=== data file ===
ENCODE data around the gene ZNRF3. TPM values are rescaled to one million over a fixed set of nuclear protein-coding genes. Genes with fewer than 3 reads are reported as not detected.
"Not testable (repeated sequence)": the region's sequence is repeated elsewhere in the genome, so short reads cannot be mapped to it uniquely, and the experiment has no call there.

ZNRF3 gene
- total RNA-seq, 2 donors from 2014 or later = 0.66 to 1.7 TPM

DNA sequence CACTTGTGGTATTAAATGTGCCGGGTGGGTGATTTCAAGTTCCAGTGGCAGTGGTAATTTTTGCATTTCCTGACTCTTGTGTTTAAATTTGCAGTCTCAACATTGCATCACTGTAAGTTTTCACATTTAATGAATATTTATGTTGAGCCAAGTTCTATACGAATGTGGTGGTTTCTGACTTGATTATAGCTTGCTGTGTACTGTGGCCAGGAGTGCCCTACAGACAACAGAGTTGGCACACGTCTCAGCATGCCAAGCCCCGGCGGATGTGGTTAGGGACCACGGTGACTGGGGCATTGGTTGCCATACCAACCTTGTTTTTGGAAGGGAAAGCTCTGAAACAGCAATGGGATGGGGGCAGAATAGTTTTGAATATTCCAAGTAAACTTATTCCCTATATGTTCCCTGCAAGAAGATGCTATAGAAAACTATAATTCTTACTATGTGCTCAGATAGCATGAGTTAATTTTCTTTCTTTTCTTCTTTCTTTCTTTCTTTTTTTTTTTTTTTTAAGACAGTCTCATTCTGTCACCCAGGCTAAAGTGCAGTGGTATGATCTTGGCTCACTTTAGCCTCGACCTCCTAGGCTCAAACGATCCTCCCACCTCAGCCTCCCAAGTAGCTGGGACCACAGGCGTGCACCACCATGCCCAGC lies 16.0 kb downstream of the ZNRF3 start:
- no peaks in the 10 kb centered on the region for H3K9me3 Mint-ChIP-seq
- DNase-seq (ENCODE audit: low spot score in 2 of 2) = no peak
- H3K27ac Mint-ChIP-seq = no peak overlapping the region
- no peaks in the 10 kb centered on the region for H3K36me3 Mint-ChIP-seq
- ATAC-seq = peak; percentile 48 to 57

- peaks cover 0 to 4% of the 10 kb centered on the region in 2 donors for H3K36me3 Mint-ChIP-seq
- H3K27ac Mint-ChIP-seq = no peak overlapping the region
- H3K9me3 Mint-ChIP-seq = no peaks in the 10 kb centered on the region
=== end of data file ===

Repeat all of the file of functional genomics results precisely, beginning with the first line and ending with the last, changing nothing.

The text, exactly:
ENCODE data around the gene ZNRF3. TPM values are rescaled to one million over a fixed set of nuclear protein-coding genes. Genes with fewer than 3 reads are reported as not detected.
"Not testable (repeated sequence)": the region's sequence is repeated elsewhere in the genome, so short reads cannot be mapped to it uniquely, and the experiment has no call there.

ZNRF3 gene
- total RNA-seq, 2 donors from 2014 or later = 0.66 to 1.7 TPM

DNA sequence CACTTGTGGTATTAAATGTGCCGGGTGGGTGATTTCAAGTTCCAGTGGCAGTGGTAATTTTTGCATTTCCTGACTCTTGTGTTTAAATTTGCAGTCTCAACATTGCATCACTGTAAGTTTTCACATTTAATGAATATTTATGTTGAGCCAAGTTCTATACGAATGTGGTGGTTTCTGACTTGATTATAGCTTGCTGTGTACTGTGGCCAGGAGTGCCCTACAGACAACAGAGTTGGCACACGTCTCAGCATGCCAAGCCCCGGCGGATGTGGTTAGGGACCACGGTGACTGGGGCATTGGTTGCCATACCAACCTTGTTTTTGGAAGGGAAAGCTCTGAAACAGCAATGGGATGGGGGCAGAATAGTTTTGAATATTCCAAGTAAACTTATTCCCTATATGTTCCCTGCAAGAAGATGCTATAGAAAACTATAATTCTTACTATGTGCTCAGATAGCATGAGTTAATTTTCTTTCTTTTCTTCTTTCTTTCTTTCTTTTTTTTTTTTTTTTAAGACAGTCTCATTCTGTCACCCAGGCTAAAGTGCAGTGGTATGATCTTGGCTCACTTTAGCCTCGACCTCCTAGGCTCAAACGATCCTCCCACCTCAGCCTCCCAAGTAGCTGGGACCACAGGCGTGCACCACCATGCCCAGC lies 16.0 kb downstream of the ZNRF3 start:
- no peaks in the 10 kb centered on the region for H3K9me3 Mint-ChIP-seq
- DNase-seq (ENCODE audit: low spot score in 2 of 2) = no peak
- H3K27ac Mint-ChIP-seq = no peak overlapping the region
- no peaks in the 10 kb centered on the region for H3K36me3 Mint-ChIP-seq
- ATAC-seq = peak; percentile 48 to 57

- peaks cover 0 to 4% of the 10 kb centered on the region in 2 donors for H3K36me3 Mint-ChIP-seq
- H3K27ac Mint-ChIP-seq = no peak overlapping the region
- H3K9me3 Mint-ChIP-seq = no peaks in the 10 kb centered on the region